Burge, Bajenski, Dioguardi, Flood, Madigan, McCabe, McGuire, and McNally, ("defendant officers"), were Chicago Police Officers assigned to the Area 2 police station ("Area 2"). In 1984, Burge was the commanding officer over the other defendant officers in the Detectives Violent Crimes Unit at Area 2. (Dkt. No. 9 at ¶ 4). Martin was Superintendent of Police for the City of Chicago from 1987-1992 and was Burge's direct supervisor. (Id. at ¶ 6). Hillard was Superintendent of Police for the City of Chicago from 1998-2004, and Needham was Hillard's counsel and administrative assistant from 1998-2004. (Id. at ¶¶ 7-8). Shines was Director of the Office of Professional Standards of the Chicago Police Department ("OPS") from 1990-1998. (Id. at ¶ 9).
Dernbach was an Assistant Cook County State's Attorney ("ASA"), a supervisor in the Felony Review Unit, and was assigned to Area 2 in January of 1984. (Id. at ¶ 11). Devine has been the State's Attorney of Cook County from 1997 through the present. (Id. at ¶ 12).
On January 12, 1984, Orange was arrested and brought to Area 2 in connection with the murders of Renee Coleman, Tony Coleman, Michelle Jointer, and Ricardo Pedro. (Id. at ¶ 18). At Area 2, Orange was placed in an interrogation room where his hands were cuffed behind his back and attached to a metal ring on the wall. (Id. at ¶ 20). Orange initially maintained his innocence during the interrogation. (Id.). Defendant officers then administered electric shock to Orange by placing electrodes on his arms and in his rectum. (Id. at ¶ 21). Throughout the interrogation, defendant officers also repeatedly placed an airtight bag over Orange's head, and squeezed his testicles. (Id. at ¶ 22). Orange's interrogation lasted for twelve hours. (Id. at ¶ 28). Fearing the torture would continue, Orange gave a false statement implicating himself to the four murders. (Id.)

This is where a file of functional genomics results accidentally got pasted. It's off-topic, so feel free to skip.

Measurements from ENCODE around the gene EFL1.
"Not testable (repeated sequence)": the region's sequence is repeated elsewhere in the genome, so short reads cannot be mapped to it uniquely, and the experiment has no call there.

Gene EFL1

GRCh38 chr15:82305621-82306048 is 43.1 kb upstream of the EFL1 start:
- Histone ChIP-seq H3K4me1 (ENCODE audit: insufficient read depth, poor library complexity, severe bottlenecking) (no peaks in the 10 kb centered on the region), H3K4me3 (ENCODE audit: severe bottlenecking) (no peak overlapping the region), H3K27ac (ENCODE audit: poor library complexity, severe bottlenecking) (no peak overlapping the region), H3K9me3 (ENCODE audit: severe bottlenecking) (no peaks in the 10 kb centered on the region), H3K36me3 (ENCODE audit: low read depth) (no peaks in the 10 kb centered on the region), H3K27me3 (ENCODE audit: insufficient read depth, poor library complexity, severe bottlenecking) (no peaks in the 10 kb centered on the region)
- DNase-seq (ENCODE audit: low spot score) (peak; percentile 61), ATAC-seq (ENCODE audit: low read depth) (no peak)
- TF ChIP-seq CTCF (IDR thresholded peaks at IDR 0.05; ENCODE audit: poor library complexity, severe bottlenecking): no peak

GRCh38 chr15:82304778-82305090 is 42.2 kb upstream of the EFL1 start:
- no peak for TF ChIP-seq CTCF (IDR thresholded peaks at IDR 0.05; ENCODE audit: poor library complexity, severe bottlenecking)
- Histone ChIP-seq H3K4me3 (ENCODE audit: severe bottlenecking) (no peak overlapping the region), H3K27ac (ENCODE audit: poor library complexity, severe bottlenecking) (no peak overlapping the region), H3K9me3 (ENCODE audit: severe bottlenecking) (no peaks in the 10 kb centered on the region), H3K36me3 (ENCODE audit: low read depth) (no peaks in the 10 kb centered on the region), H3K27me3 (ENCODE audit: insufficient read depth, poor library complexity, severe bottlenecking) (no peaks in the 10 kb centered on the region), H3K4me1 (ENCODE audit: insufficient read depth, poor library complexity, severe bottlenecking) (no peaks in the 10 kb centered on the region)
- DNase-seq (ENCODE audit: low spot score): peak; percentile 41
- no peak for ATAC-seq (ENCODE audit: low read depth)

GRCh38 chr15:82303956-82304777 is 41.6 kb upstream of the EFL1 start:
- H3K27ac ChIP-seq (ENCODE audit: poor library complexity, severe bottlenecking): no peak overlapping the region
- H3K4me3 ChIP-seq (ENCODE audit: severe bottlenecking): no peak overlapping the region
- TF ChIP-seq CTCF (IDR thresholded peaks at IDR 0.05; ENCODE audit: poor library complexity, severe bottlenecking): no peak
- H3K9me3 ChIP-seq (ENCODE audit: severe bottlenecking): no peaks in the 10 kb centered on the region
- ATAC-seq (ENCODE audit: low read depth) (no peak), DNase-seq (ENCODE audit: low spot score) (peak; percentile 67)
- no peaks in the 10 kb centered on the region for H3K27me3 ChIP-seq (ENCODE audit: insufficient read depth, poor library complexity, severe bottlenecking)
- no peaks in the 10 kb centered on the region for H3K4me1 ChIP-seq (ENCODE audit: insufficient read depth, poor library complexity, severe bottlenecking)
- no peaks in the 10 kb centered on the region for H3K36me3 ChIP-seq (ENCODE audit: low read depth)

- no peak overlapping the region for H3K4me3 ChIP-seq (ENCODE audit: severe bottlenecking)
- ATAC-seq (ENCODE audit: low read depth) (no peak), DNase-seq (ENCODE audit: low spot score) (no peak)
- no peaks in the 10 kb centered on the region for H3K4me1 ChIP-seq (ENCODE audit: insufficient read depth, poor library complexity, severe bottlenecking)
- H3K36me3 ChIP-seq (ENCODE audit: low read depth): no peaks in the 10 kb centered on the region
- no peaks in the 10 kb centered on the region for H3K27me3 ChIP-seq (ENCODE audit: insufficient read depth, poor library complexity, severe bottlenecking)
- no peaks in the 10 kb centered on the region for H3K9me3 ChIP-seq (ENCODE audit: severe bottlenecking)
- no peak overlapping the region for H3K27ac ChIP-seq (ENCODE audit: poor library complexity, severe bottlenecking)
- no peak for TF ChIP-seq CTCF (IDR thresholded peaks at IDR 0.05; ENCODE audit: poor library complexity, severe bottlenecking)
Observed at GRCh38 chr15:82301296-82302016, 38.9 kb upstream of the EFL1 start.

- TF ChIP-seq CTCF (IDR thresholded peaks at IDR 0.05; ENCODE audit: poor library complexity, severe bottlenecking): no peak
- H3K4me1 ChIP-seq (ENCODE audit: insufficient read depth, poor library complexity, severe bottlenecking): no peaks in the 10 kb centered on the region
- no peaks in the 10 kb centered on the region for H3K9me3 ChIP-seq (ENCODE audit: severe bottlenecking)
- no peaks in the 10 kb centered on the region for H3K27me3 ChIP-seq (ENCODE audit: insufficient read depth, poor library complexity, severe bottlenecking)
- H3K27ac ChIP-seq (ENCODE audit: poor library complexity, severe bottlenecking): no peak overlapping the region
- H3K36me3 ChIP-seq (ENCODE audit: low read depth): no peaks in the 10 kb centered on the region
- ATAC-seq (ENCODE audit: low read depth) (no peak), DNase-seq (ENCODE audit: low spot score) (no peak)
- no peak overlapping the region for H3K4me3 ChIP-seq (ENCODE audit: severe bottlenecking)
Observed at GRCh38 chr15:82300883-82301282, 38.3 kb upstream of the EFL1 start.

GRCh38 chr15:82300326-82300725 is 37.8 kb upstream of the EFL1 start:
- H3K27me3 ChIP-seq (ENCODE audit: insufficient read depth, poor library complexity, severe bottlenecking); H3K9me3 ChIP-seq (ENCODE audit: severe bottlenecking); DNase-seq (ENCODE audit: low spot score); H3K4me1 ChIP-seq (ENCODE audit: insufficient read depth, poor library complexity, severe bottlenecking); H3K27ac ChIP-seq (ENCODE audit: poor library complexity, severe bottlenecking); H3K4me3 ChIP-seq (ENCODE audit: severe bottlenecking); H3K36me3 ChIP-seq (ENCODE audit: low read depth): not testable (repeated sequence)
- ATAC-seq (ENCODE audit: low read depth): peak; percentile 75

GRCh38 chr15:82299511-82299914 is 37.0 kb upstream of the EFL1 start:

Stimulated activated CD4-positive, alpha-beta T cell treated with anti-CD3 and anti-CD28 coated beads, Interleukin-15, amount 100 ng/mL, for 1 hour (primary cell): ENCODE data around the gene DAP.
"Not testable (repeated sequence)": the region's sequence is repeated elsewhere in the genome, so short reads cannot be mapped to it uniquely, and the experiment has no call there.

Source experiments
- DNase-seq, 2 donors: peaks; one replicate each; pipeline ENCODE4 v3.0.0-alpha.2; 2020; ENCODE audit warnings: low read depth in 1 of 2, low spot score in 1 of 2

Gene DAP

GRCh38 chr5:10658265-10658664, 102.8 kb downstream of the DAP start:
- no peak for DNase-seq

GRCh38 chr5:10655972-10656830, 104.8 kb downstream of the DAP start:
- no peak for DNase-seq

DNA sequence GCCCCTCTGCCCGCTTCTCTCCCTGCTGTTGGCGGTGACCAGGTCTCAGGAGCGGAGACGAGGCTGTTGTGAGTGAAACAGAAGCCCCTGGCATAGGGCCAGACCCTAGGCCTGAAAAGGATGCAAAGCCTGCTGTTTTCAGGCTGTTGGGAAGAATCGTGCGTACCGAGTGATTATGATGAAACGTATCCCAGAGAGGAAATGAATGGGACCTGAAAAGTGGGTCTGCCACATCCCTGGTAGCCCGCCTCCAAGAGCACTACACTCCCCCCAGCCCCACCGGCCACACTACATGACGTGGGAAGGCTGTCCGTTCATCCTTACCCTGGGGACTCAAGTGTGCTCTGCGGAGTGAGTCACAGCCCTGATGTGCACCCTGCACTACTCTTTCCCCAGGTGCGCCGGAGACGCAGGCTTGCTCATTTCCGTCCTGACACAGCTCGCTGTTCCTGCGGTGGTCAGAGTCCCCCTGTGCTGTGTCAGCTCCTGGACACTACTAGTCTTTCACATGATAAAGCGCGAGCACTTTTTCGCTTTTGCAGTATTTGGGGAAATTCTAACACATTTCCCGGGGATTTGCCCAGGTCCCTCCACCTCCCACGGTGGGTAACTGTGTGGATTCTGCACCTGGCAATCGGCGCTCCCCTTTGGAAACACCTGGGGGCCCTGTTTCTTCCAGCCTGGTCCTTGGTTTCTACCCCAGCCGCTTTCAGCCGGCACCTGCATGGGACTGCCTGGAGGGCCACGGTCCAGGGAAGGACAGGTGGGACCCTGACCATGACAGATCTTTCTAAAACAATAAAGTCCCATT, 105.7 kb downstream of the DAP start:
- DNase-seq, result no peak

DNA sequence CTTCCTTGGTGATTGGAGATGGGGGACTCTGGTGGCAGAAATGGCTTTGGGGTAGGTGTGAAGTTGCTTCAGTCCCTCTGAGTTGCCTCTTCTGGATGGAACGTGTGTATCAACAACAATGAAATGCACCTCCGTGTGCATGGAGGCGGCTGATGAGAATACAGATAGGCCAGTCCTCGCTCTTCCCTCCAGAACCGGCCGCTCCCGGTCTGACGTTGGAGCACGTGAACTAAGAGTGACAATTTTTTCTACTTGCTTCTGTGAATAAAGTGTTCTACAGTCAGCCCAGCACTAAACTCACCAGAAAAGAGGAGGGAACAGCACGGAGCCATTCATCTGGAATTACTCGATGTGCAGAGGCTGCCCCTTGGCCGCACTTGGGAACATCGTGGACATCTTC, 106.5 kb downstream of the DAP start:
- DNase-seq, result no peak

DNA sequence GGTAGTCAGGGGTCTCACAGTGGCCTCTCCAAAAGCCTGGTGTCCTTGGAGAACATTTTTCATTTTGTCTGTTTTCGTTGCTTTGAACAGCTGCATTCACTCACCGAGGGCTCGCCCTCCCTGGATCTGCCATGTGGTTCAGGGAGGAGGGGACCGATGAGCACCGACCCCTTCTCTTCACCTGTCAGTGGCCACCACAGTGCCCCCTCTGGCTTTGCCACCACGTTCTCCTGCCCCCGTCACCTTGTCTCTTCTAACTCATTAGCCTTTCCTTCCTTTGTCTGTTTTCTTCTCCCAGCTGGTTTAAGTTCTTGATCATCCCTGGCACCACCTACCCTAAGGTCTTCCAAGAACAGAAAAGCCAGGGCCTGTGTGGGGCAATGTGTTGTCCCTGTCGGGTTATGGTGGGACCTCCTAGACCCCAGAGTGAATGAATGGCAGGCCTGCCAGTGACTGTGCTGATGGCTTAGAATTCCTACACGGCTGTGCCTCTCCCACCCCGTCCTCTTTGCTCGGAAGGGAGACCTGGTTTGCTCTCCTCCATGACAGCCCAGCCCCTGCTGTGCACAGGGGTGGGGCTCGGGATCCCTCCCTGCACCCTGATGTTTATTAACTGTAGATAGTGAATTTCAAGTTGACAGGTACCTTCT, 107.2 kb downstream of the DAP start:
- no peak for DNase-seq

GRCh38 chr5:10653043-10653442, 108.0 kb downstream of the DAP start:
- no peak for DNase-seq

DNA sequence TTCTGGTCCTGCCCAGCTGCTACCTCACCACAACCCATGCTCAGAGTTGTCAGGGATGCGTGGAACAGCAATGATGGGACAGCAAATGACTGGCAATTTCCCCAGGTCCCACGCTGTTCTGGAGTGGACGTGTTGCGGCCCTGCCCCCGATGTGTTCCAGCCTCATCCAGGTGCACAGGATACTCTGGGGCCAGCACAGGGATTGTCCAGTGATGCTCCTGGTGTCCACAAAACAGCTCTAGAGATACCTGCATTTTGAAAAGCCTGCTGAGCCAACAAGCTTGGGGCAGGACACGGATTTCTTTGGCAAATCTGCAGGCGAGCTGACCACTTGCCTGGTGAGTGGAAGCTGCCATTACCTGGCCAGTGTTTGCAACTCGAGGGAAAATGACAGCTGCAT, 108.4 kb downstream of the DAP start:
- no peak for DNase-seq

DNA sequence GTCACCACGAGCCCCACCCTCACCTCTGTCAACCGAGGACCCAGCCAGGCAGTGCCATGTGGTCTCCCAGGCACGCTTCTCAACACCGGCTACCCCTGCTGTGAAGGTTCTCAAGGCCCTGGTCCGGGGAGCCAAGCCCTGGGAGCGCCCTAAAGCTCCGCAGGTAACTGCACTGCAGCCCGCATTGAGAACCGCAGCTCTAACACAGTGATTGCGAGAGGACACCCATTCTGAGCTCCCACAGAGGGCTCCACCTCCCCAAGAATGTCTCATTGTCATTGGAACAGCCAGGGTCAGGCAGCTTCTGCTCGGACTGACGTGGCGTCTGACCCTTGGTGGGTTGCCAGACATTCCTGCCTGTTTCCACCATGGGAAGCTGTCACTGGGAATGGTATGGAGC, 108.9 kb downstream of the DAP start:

Defendant Officers and Dernbach also allegedly manufactured false admissions by Orange in official reports and presented these admissions to prosecuting attorneys who relied upon and presented this evidence throughout Orange's case. (Id. at ¶ 34). Defendant Officers and Dernbach suppressed from the prosecutors, the judge and jury in Orange's criminal trial that Orange's confession was obtained through torture. (Id. at ¶ 36). Based on the false confession, Orange was found guilty by a jury on four counts of murder, four counts of concealment of homicidal death, and one count of aggravated arson, and was sentenced to death. (Id. at ¶ 39).